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5 results for 'IR.LIR.K.Lsac'

   IR.LIR.K.Lsac  Laminaria saccharina on very sheltered infralittoral rock

Very sheltered infralittoral rock dominated by the kelp Laminaria saccharina. Typically very silty and often with few associated seaweeds due to siltation, grazing or shading from the dense kelp canopy. The most commonly occurring red seaweeds are Delesseria sanguinea, Phycodrys rubens, Bonnemaisonia hamifera and coralline crusts. In addition to the kelp the brown seaweed Chorda filum and Ectocarpaceae are often present. As well as lacking Laminaria hyperborea, the Lsac biotopes have fewer foliose and filamentous red seaweed species by comparison to LhypLsac biotopes. A depauperate assemblage of animals is present (by comparison to Lhyp.Ft and Lhyp.Pk) predominantly consisting of the encrusting polychaetes Pomatoceros triqueter, the crabs Carcinus maenas and Pagurus bernhardus and the ubiquitous gastropod Gibbula cineraria. The echinoderms Antedon bifida, starfish Asterias rubens, brittlestar Ophiothrix fragilis and urchin Echinus esculentus occur in low abundance. Ascidians are commonly found in all the Lsac biotopes, but the large solitary ascidian Ascidia mentula are most prolific in very sheltered conditions of L. saccharina forests (Lsac.Ft). This biotope is most commonly associated with the sheltered fjordic sealochs of Scotland where sublittoral hard substrata can be found at the sheltered head of the lochs. Similarly the sheltered loughs of Ireland (Lough Hyne, Strangford Lough and Carlingford Lough). It is also found where suitable hard substrata exist in the sheltered inlets of south-west Britain, such as Milford Haven or Plymouth Sound. 4 variants has been described: A mixture of L. saccharina and Laminaria digitata (Lsac.Ldig), dense L. saccharina forest in the upper infralittoral (Lsac.Ft), sparse L. saccharina in the lower infralittoral (Lsac.Pk) and urchin-grazed (Lsac.Gz).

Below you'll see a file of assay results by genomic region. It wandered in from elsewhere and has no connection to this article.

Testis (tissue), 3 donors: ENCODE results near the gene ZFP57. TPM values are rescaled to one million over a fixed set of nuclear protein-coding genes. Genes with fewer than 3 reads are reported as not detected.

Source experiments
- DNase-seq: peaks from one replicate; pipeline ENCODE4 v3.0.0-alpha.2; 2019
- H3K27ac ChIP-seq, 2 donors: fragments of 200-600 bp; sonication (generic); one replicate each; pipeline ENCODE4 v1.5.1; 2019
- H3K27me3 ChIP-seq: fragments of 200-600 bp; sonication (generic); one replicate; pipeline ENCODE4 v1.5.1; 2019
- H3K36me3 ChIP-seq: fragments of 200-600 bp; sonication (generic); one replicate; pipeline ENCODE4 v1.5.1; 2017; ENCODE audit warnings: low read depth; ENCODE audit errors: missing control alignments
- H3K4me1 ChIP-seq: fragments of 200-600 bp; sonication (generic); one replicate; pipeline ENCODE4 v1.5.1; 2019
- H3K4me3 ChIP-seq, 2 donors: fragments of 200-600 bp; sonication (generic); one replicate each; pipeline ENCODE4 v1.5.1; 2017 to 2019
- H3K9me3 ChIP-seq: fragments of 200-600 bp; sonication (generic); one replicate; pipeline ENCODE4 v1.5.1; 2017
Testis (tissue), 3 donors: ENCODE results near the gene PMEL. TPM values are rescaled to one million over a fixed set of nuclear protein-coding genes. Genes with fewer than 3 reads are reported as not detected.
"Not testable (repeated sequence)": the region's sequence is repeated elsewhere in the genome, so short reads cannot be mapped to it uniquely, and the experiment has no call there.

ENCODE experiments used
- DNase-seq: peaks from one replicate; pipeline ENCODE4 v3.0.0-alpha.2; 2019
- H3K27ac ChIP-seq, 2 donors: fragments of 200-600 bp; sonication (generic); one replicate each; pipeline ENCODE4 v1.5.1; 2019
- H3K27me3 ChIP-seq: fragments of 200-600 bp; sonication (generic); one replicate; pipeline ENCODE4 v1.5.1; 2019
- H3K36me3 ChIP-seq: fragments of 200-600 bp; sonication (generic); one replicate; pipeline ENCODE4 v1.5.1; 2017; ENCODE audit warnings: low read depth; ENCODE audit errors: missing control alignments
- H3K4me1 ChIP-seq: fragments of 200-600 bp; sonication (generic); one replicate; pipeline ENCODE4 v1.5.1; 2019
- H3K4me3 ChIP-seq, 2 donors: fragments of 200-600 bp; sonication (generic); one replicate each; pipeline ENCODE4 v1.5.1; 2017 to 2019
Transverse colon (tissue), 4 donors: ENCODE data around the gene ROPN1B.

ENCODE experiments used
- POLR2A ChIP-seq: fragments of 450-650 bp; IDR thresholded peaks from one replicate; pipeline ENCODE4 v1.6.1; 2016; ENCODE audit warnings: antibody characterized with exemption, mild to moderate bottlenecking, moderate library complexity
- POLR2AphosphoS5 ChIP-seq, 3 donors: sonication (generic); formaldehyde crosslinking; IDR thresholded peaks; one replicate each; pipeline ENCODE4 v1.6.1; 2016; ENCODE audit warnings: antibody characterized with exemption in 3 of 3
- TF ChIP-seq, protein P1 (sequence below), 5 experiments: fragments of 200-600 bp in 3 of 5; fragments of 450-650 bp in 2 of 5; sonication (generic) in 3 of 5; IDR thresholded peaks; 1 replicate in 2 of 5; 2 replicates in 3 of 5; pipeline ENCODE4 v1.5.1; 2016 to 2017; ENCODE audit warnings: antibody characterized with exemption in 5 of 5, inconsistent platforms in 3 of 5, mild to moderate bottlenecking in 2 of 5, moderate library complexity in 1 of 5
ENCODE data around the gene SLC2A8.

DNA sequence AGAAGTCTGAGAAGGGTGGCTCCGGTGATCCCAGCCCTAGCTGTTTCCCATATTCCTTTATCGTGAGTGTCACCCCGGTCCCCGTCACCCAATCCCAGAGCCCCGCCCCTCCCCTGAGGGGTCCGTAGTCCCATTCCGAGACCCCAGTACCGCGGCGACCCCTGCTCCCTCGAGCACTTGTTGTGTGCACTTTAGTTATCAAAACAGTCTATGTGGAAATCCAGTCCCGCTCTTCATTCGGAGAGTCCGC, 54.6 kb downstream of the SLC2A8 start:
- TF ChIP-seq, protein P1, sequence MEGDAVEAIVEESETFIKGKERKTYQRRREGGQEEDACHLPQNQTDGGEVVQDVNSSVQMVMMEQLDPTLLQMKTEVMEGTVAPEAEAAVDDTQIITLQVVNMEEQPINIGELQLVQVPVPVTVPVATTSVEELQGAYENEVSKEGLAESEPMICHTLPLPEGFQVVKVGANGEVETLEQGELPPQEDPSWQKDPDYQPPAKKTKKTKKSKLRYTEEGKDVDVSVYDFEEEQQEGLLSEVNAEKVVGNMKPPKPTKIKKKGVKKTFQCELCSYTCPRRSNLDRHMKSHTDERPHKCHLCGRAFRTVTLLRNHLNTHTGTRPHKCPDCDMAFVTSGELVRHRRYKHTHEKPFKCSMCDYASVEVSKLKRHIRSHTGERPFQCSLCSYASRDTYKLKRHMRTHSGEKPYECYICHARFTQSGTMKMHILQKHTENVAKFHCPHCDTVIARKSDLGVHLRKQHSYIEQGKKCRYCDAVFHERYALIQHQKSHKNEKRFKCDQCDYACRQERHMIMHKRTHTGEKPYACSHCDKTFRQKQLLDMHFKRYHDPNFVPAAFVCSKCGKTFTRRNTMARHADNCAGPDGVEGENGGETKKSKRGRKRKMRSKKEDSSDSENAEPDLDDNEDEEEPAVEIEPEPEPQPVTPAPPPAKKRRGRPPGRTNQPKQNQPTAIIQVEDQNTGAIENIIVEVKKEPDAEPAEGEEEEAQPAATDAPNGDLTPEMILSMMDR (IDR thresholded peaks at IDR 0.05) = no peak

IR.LIR.K.Lsac.Ldig  Laminaria saccharina and Laminaria digitata on sheltered sublittoral fringe rock

Sheltered bedrock and boulders in the sublittoral fringe characterised by a mixed canopy of the kelp Laminaria digitata (usually in its broad-fronded cape-form) and Laminaria saccharina - both species are generally Frequent or greater. Beneath the kelp canopy, the understorey of red seaweeds often includes Chondrus crispus, Dumontia contorta, Bonnemaisonia hamifera and Plocamium cartilagineum. The surface of the rock is usually covered with encrusting coralline algae as well as non-calcified red crusts and the tube-building polychaete Pomatoceros triqueter. The brown seaweeds Chorda filum, Ectocarpaceae and Fucus serratus can be present along with the green seaweeds Ulva lactuca and Enteromorpha intestinalis. Patches of the sponge Halichondria panicea can frequently be found in cracks and crevices. Beneath and between boulders a variety of mobile crustaceans such as Carcinus maenas, the gastropod Gibbula cineraria and the starfish Asterias rubens are common.

   IR.LIR.K.Lsac.Ft  Laminaria saccharina forest on very sheltered upper infralittoral rock